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RBI’s reassurances are not enough to address macroeconomic stress

The rising cost of servicing this record level of debt, with the RBI hiking interest rates, and the government giving no clue on what new sources of revenue it plans to tap, will bring India's current sovereign rating profile under stress (Photo: Mint)Premium
The rising cost of servicing this record level of debt, with the RBI hiking interest rates, and the government giving no clue on what new sources of revenue it plans to tap, will bring India's current sovereign rating profile under stress (Photo: Mint)

The RBI, finance ministry have not offered any roadmap for how India's macroeconomy managers plan to address the darkening clouds over the economy and how the red-hot macroeconomic parameters will be repaired. This is essential for restoring confidence, given the global economy is going to be in turmoil, possibly a recession, for at least the next one year, if not two

Reserve Bank of India Governor Shaktikanta Das has in a news interview tried to project confidence that the central bank is in control of the macroeconomic situation.

But the data tells a different, worrying story. Many of the red-hot macroeconomic parameters are, in fact, already, weaker than the levels seen in 2013, when India was in the ignoble 'fragile five' phase during the UPA government's tenure. Rising macroeconomic stress back then had led to a run on the rupee, but today the rupee is weaker than then.

The rupee has been dipping deeper to new lifetime lows every few days, even as the central bank is drawing down on its foreign exchange reserves to defend the rupee by selling dollars, a strategy that may soon prove futile and unsustainable. The rupee hit a record low level of 77.76 to a dollar last week, even as the RBI's foreign exchange reserves are down from the record $642 billion to $593 billion in a matter of months. The reserves are bigger now but that's cold comfort, as the global economy's troubles have only just started. The turmoil could last months.

The current account deficit isn't as bad as it was in 2013 but had grown to 2.7% of GDP, as of 31 December 2021, the highest in 9 years. Anything above 2% of GDP is considered unsustainable for India.

Inflation was just under 8% in April, the highest since May 2014, and nearly twice the target of 4% that the government has set for the RBI. Average inflation is projected at 6.9% for this fiscal year, which is the highest in 9 years.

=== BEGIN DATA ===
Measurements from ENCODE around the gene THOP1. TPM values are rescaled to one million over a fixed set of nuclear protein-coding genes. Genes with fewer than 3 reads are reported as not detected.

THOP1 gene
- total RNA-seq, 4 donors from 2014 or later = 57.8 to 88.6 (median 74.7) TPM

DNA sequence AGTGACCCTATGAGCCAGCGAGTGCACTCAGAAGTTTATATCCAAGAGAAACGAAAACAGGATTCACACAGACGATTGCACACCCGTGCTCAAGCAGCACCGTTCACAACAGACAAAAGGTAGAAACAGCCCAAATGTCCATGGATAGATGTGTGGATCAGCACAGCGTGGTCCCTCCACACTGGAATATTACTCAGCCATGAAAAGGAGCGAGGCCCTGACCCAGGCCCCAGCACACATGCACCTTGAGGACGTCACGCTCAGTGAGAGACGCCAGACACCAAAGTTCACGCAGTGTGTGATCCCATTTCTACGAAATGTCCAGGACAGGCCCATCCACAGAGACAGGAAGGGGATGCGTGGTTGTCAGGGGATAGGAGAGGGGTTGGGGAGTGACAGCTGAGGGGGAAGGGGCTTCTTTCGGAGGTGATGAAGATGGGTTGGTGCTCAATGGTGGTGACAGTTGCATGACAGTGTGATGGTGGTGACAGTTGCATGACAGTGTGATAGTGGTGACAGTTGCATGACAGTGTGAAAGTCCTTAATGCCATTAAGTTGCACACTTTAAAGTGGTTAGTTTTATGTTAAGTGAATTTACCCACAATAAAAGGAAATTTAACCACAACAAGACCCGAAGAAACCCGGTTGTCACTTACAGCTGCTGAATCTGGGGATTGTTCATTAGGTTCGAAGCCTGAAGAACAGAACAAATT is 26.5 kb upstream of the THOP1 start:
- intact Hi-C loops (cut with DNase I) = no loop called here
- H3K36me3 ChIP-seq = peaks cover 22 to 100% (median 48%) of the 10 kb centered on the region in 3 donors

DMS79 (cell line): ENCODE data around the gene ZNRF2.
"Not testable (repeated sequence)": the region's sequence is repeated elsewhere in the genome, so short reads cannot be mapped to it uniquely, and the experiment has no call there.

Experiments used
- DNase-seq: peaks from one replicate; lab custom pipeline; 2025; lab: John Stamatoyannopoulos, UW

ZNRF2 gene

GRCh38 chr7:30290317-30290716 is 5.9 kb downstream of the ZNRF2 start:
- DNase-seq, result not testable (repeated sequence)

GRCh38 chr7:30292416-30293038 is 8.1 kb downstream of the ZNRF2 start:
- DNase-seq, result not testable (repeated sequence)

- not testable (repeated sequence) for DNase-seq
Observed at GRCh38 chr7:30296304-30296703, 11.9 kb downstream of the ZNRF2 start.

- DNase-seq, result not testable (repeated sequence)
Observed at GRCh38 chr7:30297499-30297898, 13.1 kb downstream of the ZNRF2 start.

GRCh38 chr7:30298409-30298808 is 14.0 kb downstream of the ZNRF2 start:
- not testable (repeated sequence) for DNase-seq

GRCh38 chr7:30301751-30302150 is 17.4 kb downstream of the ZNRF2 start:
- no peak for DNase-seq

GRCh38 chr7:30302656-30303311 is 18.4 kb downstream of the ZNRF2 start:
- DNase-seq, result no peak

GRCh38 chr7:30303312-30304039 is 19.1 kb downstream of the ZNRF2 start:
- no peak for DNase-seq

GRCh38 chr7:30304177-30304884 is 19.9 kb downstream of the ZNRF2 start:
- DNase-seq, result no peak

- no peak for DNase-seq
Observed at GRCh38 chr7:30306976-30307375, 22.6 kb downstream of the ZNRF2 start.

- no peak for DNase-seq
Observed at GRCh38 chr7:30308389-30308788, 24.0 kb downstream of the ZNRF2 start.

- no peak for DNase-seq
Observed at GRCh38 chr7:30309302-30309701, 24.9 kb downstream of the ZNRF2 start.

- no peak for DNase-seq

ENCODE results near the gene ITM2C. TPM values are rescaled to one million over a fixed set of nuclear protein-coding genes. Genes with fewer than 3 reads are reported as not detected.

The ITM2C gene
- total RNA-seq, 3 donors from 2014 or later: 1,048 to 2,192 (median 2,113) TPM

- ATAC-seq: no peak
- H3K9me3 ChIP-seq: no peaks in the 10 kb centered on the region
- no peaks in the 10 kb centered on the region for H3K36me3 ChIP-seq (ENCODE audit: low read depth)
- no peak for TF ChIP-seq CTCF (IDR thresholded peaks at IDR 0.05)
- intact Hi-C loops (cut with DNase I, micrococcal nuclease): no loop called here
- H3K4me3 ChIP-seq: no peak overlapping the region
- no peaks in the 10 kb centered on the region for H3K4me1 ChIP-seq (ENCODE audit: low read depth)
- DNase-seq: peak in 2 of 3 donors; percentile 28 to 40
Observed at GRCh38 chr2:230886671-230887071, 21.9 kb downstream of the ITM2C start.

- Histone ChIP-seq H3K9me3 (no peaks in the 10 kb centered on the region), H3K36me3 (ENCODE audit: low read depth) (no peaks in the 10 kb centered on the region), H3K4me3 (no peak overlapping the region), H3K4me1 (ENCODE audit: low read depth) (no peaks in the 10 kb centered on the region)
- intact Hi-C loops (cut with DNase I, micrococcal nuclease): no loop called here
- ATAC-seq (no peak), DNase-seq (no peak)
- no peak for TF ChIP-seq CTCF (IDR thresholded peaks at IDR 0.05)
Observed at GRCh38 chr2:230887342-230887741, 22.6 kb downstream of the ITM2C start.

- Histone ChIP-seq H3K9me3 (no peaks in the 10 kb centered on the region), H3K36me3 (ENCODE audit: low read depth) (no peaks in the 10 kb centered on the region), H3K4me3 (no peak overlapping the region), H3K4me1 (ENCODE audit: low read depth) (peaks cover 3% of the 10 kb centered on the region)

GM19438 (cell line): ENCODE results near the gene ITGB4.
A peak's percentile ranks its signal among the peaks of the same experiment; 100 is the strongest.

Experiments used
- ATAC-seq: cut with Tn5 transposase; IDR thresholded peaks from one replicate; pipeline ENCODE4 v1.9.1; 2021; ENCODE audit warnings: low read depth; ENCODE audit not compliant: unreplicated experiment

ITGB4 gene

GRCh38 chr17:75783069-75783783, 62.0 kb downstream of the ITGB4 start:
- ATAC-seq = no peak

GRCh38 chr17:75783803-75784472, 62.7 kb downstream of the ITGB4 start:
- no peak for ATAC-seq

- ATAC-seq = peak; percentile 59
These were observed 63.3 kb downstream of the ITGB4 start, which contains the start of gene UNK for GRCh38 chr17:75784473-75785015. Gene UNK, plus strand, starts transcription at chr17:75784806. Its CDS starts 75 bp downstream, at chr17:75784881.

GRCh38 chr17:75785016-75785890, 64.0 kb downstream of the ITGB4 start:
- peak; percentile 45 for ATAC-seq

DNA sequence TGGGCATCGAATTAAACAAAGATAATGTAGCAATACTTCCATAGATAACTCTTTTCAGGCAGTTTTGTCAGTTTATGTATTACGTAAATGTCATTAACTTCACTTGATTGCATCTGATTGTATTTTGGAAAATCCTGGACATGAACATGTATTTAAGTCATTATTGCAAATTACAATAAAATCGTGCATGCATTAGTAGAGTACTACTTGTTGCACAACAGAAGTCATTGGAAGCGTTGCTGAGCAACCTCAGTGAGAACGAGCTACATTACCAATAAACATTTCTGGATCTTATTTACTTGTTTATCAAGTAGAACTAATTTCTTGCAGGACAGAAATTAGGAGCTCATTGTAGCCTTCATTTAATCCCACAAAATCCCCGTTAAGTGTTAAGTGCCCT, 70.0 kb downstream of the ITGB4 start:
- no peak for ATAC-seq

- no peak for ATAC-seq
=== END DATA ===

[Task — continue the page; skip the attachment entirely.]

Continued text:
The biggest cause of stress is the fiscal deficit position, which is weaker than in 2013 when it was 4.5% (although the UPA government did not include in the reported figure the under-the-line deficit, which, this government, to its credit, has). The fiscal deficit could be close to 7% by 31 March 2023, or even higher, depending on how much lower disinvestment proceeds will be than the budget's estimates. Already, the dividends from the RBI are a lot less than what the government had budgeted. Plus, the government is forgoing revenues by reducing taxes to cushion the blow of rising prices on the cost of living and business. More rounds of tax cuts can increase the deficit further. Bringing the fiscal deficit under control may take years. Government borrowing, already high, is set to rise to record levels. There's no way India will be able to reduce the public debt to 60% of GDP, the FRBM target, in the next few years.

The rising cost of servicing this record level of debt, with the RBI hiking interest rates, and the government giving no clue on what new sources of revenue it plans to tap, will bring India's current sovereign rating profile under stress.

In these circumstances, the reassurances Das is trying to provide fall woefully short of what is needed. Central bankers' reassurances are welcome in times of heightened global economic anxieties and increasing economic hardships for businesses and people that the British are calling 'the cost-of-living crisis'.

However, Das is trying to soothe rising uncertainty by pointing to other economies, and deflecting blame for the darkening clouds over the economy to disruptions caused by Russia's invasion of Ukraine.

He sought to explain away India's stubbornly high inflation as an outcome of the war, when official data shows that inflation was high and close to the upper tolerance limit of 6% by 2019, before the pandemic outbreak. Average inflation in FY21 was 6.2% and wasn't all that comfortable in FY22. All along, the RBI remained dismissive of experts cautioning that inflation was set to become stubborn, and Governor Das kept insisting that inflation was "transitory" as if it would simply ease on its own.

By his own admission, none of the macroeconomic parameters will improve over the next few months. This has implications for the quality and pace of GDP growth. Beyond blaming global factors, the RBI and the finance ministry have not offered any roadmap for how India's macroeconomy managers plan to address the darkening clouds over the economy and how the red-hot macroeconomic parameters will be repaired. This is essential for restoring confidence, given the global economy is going to be in turmoil, possibly a recession, for at least the next one year, if not two, as advanced economies fight off inflation by cooling down their economies with tightening policies.

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